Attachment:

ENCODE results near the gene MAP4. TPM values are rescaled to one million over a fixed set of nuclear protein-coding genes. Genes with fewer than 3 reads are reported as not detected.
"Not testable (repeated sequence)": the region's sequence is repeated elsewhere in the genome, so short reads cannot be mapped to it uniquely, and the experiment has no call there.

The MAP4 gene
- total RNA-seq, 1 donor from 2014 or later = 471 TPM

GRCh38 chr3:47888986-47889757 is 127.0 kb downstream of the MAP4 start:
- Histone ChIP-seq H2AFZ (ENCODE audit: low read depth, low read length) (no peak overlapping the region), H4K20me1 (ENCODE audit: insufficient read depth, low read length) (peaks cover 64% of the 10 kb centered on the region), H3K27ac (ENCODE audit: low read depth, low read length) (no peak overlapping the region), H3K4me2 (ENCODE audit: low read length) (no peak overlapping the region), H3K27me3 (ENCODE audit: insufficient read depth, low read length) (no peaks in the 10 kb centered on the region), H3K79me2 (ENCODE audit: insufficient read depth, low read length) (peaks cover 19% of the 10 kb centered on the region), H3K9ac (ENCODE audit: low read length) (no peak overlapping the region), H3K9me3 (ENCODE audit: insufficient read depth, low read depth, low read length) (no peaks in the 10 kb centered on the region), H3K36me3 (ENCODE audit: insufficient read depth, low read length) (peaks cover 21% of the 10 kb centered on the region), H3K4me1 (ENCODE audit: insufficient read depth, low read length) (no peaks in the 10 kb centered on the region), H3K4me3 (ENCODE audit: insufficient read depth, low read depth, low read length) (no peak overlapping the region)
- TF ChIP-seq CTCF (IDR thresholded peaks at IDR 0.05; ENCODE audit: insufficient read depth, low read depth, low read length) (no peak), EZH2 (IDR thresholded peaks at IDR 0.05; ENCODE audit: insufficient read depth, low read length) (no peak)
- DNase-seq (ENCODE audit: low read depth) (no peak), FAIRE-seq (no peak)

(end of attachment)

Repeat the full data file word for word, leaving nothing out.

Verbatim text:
ENCODE results near the gene MAP4. TPM values are rescaled to one million over a fixed set of nuclear protein-coding genes. Genes with fewer than 3 reads are reported as not detected.
"Not testable (repeated sequence)": the region's sequence is repeated elsewhere in the genome, so short reads cannot be mapped to it uniquely, and the experiment has no call there.

The MAP4 gene
- total RNA-seq, 1 donor from 2014 or later = 471 TPM

GRCh38 chr3:47888986-47889757 is 127.0 kb downstream of the MAP4 start:
- Histone ChIP-seq H2AFZ (ENCODE audit: low read depth, low read length) (no peak overlapping the region), H4K20me1 (ENCODE audit: insufficient read depth, low read length) (peaks cover 64% of the 10 kb centered on the region), H3K27ac (ENCODE audit: low read depth, low read length) (no peak overlapping the region), H3K4me2 (ENCODE audit: low read length) (no peak overlapping the region), H3K27me3 (ENCODE audit: insufficient read depth, low read length) (no peaks in the 10 kb centered on the region), H3K79me2 (ENCODE audit: insufficient read depth, low read length) (peaks cover 19% of the 10 kb centered on the region), H3K9ac (ENCODE audit: low read length) (no peak overlapping the region), H3K9me3 (ENCODE audit: insufficient read depth, low read depth, low read length) (no peaks in the 10 kb centered on the region), H3K36me3 (ENCODE audit: insufficient read depth, low read length) (peaks cover 21% of the 10 kb centered on the region), H3K4me1 (ENCODE audit: insufficient read depth, low read length) (no peaks in the 10 kb centered on the region), H3K4me3 (ENCODE audit: insufficient read depth, low read depth, low read length) (no peak overlapping the region)
- TF ChIP-seq CTCF (IDR thresholded peaks at IDR 0.05; ENCODE audit: insufficient read depth, low read depth, low read length) (no peak), EZH2 (IDR thresholded peaks at IDR 0.05; ENCODE audit: insufficient read depth, low read length) (no peak)
- DNase-seq (ENCODE audit: low read depth) (no peak), FAIRE-seq (no peak)